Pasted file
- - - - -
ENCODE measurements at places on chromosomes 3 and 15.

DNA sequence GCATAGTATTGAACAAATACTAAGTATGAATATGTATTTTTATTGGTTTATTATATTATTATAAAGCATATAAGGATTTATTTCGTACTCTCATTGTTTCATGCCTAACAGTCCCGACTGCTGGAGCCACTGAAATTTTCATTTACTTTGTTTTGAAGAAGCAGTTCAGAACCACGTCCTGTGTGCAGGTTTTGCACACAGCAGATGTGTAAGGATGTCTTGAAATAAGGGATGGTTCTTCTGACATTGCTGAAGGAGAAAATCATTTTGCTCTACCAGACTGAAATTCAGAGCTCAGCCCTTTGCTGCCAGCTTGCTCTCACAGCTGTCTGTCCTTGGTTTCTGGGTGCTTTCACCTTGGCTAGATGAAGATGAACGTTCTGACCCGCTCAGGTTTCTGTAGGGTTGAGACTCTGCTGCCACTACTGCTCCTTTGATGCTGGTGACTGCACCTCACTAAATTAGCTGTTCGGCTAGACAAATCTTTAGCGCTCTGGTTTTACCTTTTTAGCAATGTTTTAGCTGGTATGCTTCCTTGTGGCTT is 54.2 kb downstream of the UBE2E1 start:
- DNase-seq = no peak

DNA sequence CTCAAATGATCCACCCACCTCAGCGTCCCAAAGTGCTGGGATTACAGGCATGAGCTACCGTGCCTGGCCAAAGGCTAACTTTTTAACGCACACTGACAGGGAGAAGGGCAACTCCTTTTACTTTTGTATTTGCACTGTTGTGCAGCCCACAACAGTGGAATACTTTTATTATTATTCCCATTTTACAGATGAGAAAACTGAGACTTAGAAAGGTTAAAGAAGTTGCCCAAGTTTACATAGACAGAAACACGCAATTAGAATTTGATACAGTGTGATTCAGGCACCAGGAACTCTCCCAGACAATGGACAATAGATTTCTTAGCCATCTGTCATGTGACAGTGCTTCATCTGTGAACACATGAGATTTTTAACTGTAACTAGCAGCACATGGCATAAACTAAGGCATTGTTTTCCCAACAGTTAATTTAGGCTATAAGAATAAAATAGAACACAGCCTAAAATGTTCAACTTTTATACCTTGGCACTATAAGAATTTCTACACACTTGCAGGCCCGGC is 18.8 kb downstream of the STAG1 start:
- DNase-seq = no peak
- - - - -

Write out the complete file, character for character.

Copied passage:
ENCODE measurements at places on chromosomes 3 and 15.

DNA sequence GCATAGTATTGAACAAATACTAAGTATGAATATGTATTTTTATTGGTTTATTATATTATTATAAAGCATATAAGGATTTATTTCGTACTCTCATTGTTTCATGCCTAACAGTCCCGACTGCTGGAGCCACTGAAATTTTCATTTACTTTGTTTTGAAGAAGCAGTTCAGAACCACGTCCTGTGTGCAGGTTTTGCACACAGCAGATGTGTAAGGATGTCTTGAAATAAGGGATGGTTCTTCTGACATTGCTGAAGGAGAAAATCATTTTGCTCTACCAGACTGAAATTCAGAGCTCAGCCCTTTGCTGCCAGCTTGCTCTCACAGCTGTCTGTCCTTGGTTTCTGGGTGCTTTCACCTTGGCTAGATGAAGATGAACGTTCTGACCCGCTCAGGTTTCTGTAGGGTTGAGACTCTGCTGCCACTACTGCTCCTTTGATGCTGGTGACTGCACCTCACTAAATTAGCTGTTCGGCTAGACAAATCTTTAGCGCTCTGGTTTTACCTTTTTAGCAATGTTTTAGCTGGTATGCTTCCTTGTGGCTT is 54.2 kb downstream of the UBE2E1 start:
- DNase-seq = no peak

DNA sequence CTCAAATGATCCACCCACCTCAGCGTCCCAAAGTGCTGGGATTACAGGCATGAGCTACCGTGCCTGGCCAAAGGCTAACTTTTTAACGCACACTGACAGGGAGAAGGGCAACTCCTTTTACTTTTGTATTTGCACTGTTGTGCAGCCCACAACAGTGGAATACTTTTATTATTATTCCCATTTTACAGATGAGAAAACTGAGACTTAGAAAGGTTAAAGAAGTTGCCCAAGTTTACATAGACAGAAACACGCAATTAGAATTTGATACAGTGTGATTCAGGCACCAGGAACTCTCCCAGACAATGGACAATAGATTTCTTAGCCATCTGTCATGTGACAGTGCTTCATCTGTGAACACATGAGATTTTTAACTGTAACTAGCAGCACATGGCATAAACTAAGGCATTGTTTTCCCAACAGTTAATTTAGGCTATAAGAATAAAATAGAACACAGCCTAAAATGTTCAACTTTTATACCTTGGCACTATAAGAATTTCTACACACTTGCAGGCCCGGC is 18.8 kb downstream of the STAG1 start:
- DNase-seq = no peak